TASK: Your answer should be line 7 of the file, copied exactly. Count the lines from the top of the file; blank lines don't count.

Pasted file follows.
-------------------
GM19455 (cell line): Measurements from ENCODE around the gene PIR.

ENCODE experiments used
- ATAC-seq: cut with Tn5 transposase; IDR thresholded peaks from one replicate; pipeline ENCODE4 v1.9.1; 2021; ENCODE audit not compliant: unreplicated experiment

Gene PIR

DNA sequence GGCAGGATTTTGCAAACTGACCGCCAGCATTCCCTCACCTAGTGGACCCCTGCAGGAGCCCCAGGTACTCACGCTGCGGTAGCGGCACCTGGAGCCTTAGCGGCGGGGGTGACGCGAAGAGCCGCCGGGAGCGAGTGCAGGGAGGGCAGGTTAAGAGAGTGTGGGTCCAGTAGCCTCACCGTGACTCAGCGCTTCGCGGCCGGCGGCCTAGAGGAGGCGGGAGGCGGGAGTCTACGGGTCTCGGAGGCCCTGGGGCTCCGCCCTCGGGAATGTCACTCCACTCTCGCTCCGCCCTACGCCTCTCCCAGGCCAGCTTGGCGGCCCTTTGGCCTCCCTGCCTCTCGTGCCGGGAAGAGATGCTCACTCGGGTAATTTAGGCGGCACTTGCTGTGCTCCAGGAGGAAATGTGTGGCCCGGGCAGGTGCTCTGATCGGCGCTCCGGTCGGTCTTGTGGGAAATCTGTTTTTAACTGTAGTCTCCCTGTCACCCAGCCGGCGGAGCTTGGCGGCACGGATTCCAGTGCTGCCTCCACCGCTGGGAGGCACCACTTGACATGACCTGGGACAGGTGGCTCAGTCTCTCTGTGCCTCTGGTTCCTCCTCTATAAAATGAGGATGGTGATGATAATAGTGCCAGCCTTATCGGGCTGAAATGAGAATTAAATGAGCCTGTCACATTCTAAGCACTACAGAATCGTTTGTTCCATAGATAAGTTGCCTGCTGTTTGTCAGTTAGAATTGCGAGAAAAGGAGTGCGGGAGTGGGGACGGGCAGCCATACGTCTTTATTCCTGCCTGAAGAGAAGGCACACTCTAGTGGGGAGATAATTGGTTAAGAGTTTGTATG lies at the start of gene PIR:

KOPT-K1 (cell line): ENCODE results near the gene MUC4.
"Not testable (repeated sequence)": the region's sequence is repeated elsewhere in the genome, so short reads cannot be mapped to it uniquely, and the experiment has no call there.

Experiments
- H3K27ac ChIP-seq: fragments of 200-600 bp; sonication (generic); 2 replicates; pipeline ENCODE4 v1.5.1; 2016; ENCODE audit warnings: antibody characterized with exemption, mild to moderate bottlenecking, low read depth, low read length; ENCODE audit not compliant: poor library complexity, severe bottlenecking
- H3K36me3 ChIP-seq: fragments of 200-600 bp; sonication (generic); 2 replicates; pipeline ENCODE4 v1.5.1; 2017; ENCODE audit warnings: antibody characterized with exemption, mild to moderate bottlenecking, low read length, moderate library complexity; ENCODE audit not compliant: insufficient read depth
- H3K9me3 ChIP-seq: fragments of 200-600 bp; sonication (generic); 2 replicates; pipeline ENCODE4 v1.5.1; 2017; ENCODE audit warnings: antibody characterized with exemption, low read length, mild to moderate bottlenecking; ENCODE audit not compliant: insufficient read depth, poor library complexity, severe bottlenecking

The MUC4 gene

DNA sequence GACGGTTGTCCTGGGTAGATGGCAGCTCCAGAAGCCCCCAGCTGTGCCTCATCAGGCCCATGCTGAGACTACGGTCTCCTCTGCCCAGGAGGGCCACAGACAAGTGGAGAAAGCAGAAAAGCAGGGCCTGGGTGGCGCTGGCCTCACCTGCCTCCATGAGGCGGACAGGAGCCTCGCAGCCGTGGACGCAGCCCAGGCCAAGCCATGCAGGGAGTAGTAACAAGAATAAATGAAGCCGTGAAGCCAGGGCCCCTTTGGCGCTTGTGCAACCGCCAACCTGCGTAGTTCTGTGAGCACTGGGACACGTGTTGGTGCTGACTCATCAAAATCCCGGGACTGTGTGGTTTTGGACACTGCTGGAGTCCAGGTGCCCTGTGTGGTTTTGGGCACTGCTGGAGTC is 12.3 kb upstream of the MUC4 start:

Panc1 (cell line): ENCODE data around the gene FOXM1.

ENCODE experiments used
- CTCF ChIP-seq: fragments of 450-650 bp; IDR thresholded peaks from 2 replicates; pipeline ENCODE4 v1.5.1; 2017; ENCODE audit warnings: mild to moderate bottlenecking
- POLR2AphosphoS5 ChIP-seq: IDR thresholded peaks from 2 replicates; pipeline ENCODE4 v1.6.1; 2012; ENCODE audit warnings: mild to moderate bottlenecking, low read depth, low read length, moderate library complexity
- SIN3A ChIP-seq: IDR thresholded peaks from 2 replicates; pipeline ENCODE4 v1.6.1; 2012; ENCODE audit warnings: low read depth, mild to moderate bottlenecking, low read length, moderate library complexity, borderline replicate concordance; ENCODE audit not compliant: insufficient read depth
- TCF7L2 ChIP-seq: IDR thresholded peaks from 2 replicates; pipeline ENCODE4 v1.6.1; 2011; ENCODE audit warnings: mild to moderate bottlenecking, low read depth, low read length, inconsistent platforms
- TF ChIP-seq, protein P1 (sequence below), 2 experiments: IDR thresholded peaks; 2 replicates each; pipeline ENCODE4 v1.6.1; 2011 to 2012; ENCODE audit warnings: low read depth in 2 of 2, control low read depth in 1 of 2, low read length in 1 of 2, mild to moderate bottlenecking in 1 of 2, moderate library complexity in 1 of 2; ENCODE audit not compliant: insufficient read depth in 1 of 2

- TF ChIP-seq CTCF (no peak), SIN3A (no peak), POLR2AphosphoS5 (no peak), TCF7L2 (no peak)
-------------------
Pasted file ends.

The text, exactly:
"Not testable (repeated sequence)": the region's sequence is repeated elsewhere in the genome, so short reads cannot be mapped to it uniquely, and the experiment has no call there.